Siemens buys ocean power firm Marine Current Turbines
Siemens is planning to complete the acquisition of Marine Current Turbines in the coming few weeks
Erlangen, Germany, February 17, 2012 — Siemens has acquired the majority stake in Marine Current Turbines Ltd., the U.K. company based in Bristol, which develops and builds tidal power systems.
Marine Current Turbines is a firm that deals in tidal power systems. Back in November 2011, Siemens increased its stake in the company to 45 percent. Siemens is planning to complete the acquisition of Marine Current Turbines in the coming few weeks. Financial details of the deal are not disclosed.
Global carbon reduction commitments are increasing demand for reliable marine current power. Experts are expecting double-digit annual growth rates for this sector up to 2020.
The worldwide potential for power generated by tidal power plants is estimated at 800 terawatt-hours (TWh) annually. That is about 25 percent more than the total power demand of Germany and is equivalent to between three and four percent of global power consumption. Coastal regions with strong tidal currents like those in the U.K., Canada, France and East Asia offer major potential for the use of this technology.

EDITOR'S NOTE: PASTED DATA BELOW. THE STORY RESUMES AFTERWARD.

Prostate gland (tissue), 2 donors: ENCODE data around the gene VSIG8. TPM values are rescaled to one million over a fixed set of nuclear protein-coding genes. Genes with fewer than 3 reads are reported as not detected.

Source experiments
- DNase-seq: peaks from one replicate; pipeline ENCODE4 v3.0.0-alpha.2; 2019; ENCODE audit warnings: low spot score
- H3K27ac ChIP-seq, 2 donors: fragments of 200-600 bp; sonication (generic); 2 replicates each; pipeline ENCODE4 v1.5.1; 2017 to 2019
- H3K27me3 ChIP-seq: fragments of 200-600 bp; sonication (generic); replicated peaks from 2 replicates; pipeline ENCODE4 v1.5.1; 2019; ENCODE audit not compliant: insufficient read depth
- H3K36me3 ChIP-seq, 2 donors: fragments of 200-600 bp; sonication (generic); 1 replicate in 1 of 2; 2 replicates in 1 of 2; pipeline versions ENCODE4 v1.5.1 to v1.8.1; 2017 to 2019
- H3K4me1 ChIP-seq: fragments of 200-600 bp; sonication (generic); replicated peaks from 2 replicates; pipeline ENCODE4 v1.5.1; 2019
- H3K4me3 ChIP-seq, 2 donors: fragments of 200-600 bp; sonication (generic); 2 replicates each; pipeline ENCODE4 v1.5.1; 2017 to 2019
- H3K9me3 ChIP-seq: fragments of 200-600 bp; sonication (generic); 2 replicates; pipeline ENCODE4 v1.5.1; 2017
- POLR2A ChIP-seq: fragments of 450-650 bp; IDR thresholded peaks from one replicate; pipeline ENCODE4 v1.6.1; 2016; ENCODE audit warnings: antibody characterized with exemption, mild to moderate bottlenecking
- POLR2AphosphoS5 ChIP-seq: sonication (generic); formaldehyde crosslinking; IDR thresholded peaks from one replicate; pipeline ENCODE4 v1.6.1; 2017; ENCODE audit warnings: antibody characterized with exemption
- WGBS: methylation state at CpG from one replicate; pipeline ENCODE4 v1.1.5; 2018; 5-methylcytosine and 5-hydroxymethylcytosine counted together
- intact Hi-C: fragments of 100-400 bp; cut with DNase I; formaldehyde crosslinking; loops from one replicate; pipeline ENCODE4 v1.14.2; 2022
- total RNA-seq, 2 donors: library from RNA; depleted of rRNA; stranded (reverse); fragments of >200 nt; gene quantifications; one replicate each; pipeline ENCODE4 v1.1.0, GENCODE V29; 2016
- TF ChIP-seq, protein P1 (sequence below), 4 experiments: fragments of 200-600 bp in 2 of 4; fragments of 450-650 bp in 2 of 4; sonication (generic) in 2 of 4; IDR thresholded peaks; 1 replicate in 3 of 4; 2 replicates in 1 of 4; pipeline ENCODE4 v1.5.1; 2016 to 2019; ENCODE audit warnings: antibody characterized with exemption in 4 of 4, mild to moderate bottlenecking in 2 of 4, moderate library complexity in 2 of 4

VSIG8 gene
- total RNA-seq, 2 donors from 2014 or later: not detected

Marine Current Turbines has implemented a commercial-scale demonstration project with SeaGen in Strangford Lough in Northern Ireland. Since November 2008, two axial turbines with a combined capacity of 1.2 MW have been providing power to about 1,500 households.
SeaGen has to date fed more than 3 GWh of electricity into the grid. Further projects are at the planning stage, including the 8-MW Kyle Rhea project in Scotland and the 10-MW Anglesey Skerries project in Wales.
Tidal turbines generate electricity by using tidal current flows. The SeaGen turbine is fixed on a structure and is driven by the flow of the tides. This technology is effectively similar to a wind turbine, with the rotor blades driven not by wind power but by tidal currents.
Water has an energy density that is 800 times higher than that of wind. Twin rotors turn with the tidal current and optimally track the direction and speed of flow thanks to blades that can rotate through 180 degrees. A key advantage is that the generated power is precisely predictable in the tidal cycle.